Boost your workplace's PC productivity

By Peter Lambert | January 7, 2019

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We all want to become more productive. Business gurus always emphasise the importance of time management and taking breaks to avoid burnout. But aside from motivating yourself to work more efficiently, there are plenty of tools that increase your daily output. If you use a computer all day, check out these productivity-boosting tips.

Monitor productivity levels

Start by tracking how much work you complete on an average day. There are useful apps for this such as Google Chrome Extensions like RescueTime, which record your most frequently visited sites and track how much time you spend away from your computer. Running the app will provide you with a productivity rating and a detailed log of how you spend your time at work.

If you discover you’re wasting a huge portion of your time on social networking and other productivity killers, you’re more likely to make conscious adjustments on how you manage your time.

Get rid of clutter?

You can also decrease distractions and increasing output by deleting old files, uninstalling unused programs, and organising documents into appropriately labelled folders. This makes files easier to find and improves your computer’s performance.

As for the clutter in your email inbox, Gmail and Outlook both have features that filter out unimportant messages. Simply enable Priority Inbox on Gmail or Clutter on Outlook to get a clean, spam-free inbox.

Block time-wasting sites

Visiting non-work-related websites hinders productivity. A quick five-minute break to check your Facebook feed may not seem like much, but a few of those per day add up to a lot of time.

If you and your employees have trouble staying away from social media sites like Facebook, Instagram, and Twitter, it’s a good idea to block access to them using URL filters.

Alternatively, you can use apps like StayFocusd or Strict Workflow. These allow you to set a limit on how long and how many times users can visit non-work-related sites.

Stay on track with to-do lists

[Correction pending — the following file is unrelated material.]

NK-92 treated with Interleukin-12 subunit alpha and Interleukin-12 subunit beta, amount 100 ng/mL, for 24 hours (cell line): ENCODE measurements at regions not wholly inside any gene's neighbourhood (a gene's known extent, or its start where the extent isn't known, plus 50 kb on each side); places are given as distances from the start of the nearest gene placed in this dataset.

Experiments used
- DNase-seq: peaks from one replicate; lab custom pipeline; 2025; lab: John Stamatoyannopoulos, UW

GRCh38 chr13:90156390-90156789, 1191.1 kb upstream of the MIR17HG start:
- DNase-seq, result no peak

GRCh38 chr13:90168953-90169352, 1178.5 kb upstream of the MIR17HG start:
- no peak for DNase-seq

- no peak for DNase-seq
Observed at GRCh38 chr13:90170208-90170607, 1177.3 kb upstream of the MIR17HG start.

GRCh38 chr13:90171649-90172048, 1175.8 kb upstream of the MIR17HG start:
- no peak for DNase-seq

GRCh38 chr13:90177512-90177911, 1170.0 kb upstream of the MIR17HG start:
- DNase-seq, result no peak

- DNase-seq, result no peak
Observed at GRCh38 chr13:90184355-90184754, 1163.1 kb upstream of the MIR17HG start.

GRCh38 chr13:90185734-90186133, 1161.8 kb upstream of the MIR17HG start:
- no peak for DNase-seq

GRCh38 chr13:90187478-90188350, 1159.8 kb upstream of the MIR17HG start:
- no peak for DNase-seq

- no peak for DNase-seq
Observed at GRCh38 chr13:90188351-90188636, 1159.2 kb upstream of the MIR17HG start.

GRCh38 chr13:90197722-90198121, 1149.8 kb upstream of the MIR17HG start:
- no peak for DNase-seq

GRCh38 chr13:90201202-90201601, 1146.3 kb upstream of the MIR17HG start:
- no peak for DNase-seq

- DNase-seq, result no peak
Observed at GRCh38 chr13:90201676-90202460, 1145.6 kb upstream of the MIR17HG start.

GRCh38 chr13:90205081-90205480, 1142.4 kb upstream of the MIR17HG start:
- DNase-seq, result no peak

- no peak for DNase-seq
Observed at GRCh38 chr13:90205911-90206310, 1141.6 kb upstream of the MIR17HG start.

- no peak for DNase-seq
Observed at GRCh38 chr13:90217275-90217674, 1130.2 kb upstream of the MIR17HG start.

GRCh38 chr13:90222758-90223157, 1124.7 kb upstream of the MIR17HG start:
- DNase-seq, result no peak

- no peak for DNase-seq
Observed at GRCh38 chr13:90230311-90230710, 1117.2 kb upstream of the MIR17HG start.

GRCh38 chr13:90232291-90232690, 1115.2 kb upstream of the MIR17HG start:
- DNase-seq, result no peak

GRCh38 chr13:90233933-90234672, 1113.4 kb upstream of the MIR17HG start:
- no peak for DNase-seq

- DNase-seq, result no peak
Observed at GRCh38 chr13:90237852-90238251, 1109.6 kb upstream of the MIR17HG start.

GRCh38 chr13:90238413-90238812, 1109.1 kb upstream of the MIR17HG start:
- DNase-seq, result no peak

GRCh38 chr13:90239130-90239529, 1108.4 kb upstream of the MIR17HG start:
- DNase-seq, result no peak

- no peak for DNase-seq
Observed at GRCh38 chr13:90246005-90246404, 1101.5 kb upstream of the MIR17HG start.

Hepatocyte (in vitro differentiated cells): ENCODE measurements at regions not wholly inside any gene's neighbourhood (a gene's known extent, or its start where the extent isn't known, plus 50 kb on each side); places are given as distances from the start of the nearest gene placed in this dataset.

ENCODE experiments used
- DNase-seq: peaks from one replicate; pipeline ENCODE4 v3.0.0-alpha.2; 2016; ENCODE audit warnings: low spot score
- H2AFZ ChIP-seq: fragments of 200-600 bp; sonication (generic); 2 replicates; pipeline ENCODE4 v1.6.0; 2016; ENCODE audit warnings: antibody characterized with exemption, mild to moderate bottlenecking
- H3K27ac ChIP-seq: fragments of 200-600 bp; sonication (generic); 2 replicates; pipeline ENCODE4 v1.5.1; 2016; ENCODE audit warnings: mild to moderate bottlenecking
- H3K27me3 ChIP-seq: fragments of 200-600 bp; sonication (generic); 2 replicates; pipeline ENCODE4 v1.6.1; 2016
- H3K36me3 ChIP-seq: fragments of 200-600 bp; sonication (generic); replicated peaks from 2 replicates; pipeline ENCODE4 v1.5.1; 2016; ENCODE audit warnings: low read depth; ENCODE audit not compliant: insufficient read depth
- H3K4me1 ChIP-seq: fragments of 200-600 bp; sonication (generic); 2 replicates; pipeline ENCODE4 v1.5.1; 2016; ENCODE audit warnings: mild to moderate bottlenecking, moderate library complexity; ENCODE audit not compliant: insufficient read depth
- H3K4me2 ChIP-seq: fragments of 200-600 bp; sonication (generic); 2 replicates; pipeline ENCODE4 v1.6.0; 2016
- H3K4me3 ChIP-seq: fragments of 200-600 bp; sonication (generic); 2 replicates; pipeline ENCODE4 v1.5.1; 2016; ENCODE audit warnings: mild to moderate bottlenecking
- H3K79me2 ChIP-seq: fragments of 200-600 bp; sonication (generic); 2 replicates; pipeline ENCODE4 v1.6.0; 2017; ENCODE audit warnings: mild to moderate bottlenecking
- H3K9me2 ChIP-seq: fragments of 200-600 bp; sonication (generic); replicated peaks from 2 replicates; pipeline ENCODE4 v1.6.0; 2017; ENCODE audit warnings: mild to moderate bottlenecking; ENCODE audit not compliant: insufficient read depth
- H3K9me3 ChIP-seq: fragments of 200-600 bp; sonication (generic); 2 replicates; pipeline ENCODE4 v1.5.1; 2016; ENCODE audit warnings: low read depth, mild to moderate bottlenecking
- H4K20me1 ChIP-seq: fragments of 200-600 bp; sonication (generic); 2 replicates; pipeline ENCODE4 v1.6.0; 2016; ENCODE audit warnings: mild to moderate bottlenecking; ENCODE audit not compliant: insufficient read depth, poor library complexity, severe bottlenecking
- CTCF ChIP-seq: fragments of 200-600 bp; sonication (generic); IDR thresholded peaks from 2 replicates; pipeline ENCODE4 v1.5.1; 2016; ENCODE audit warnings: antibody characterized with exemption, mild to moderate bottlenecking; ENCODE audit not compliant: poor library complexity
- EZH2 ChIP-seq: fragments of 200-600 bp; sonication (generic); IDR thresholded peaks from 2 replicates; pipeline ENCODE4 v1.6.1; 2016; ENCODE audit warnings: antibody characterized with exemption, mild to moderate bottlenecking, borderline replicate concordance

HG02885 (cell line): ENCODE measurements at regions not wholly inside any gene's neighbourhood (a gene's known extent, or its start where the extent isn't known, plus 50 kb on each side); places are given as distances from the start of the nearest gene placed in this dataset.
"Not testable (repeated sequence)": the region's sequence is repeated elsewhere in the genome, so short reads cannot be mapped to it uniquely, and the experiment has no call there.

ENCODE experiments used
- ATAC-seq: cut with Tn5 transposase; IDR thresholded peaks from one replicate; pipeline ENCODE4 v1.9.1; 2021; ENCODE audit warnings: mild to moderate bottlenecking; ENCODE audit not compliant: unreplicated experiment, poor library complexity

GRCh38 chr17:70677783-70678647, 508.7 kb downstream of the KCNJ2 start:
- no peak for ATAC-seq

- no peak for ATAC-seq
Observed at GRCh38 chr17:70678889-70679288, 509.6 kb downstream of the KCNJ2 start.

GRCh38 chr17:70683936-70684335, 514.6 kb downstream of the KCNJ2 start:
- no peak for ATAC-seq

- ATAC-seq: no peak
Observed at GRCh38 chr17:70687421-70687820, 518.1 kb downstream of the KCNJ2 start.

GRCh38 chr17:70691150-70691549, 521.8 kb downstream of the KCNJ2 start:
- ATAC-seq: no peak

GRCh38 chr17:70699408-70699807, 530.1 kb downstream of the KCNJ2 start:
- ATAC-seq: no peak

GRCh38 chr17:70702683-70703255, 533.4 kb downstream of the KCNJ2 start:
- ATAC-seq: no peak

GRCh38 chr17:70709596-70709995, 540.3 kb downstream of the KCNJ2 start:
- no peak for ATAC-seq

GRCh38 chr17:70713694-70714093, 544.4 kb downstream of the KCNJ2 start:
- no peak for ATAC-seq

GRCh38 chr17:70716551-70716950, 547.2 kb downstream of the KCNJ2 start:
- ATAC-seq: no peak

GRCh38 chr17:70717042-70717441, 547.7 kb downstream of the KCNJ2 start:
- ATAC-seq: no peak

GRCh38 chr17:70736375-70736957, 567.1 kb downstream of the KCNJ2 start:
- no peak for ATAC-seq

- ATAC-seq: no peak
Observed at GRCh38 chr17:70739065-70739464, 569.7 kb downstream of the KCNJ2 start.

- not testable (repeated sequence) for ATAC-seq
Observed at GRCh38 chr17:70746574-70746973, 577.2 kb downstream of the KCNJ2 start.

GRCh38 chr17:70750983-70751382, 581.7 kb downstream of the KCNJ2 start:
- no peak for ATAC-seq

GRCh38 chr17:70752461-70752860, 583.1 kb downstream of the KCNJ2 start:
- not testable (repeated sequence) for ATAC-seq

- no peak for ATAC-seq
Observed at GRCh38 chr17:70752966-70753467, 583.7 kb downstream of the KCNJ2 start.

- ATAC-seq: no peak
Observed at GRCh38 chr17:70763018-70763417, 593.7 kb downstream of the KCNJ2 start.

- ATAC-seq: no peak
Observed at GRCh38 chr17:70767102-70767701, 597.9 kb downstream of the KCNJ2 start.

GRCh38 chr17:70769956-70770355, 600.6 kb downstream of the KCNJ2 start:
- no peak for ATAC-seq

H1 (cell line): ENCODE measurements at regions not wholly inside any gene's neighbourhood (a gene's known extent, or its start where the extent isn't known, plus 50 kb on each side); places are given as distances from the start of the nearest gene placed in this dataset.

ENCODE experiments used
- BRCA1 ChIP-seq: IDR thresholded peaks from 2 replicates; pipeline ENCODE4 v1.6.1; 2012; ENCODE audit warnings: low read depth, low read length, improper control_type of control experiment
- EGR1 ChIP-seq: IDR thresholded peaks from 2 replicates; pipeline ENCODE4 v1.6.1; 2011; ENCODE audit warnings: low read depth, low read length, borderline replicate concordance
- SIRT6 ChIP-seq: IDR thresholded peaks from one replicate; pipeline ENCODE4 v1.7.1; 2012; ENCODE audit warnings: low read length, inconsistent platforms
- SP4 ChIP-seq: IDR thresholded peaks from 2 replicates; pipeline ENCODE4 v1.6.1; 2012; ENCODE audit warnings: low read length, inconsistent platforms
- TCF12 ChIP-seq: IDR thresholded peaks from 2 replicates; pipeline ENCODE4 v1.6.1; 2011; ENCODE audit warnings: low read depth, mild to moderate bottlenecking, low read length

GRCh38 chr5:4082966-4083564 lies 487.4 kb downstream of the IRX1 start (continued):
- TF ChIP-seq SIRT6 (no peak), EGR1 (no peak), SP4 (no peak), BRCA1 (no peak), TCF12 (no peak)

To-do lists help you break down large projects into manageable, bite-sized tasks. Crossing things off the list is surprisingly satisfying since it gives you and your employees a sense of accomplishment and total visibility of your progress.

You can choose from a wide variety of digital to-do lists like Google Tasks or Trello. These platforms allow you to set deadlines for small tasks and write clear instructions for each. What’s more, they’re incredibly easy to use and are great for keeping track of your workflow.

Use keyboard shortcuts

Mastering keyboard shortcuts will make it easier to perform simple functions. There are more than a hundred useful shortcuts, but some that you should always keep in mind are:

Ctrl + C, Ctrl + V, Ctrl + X – to copy, paste, and cut selected items
Ctrl + Z – to undo changes
Ctrl + T – to open a new tab on your web browser
Alt + Tab – to switch between open windows
Alt + F4 – to close the program
For many more like these, take a look at this list of advanced shortcuts for Windows.

In this digital age of short attention spans, focus is key to achieving business success

Talk to our Business Technology Managers

Our Business Technology Managers (BTMs) are here to assist you in all aspects of productivity in your workplace. 

Give us a call on 1300 307 907 or contact us via the form below.

 

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 Published with permission from TechAdvisory.org. Source.

TAGS: Tech Trends and Tips, News and General

About the Author
Peter Lambert

Presales Consultant, Carrier Solutions Specialist & Security Blogger @ Diamond IT - I have over 25 years of experience in Information & Communications. My range of skills is diverse and includes extensive experience in desktop solutions, server and network presales and administration, VOIP phone systems, journalism, creative writing, technical writing, digital videography and audio visual streaming. I hold a Certificate IV in Training and Assessment, and I am an experienced classroom trainer and course coordinator. I hold an Advanced Diploma in Network Security, a Diploma in Network Administration, and a Certificate IV in Networking. I am a Cisco Certified Network Associate (CCNA) and Microsoft Certified Solutions Associate (MCSA).